This research paper investigates the water conflict management approaches of the Anuak indigenous people in Gambella, Ethiopia. The paper poses the question whether indigenous approaches to water conflict management provide some effective mechanisms that help to resolve conflict? If so, how? In order to provide answers to the research question, the paper goes in depth and investigates: First, how the Anuak indigenous people manage their water resources. Second, how they resolve conflict arising from the management of shared water resources. Third, how they assess the effectiveness of those water conflict management process? And, finally, using their effective indigenous methods of conflict management mechanisms, how can they address conflict arising from the expansion of large-scale agricultural investment in the Gambella Regional State?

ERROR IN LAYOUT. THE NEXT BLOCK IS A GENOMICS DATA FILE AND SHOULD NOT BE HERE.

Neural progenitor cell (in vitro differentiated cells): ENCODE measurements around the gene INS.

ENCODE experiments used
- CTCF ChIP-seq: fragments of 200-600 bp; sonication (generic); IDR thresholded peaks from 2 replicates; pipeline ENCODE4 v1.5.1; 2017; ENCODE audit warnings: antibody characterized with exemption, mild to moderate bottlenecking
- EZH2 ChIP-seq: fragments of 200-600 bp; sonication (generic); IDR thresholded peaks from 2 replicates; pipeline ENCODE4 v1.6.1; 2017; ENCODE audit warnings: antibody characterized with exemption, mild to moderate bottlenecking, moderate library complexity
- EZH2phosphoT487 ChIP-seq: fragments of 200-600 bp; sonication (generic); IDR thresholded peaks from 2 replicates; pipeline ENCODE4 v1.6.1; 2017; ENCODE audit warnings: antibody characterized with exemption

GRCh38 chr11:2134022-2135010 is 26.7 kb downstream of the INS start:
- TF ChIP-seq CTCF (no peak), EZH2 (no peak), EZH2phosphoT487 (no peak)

The aim of this research is to see whether it might be possible to use the Anuak indigenous conflict management approaches to resolve conflict arising from the management of shared resources. And if that is the case, what the process will look like. It presents a process how to use those traditional conflict management mechanisms to solve conflicts associated with large-scale agricultural investments in the region.
This research was completed in fulfillment of Tsion Woge's Master Degree. Read more about her research in her thesis titled: Indigenous Approaches to Water Conflict Management: the Anuak and their Approaches to Water Conflict Management, which can be accessed through OSU's Scholar's Archive.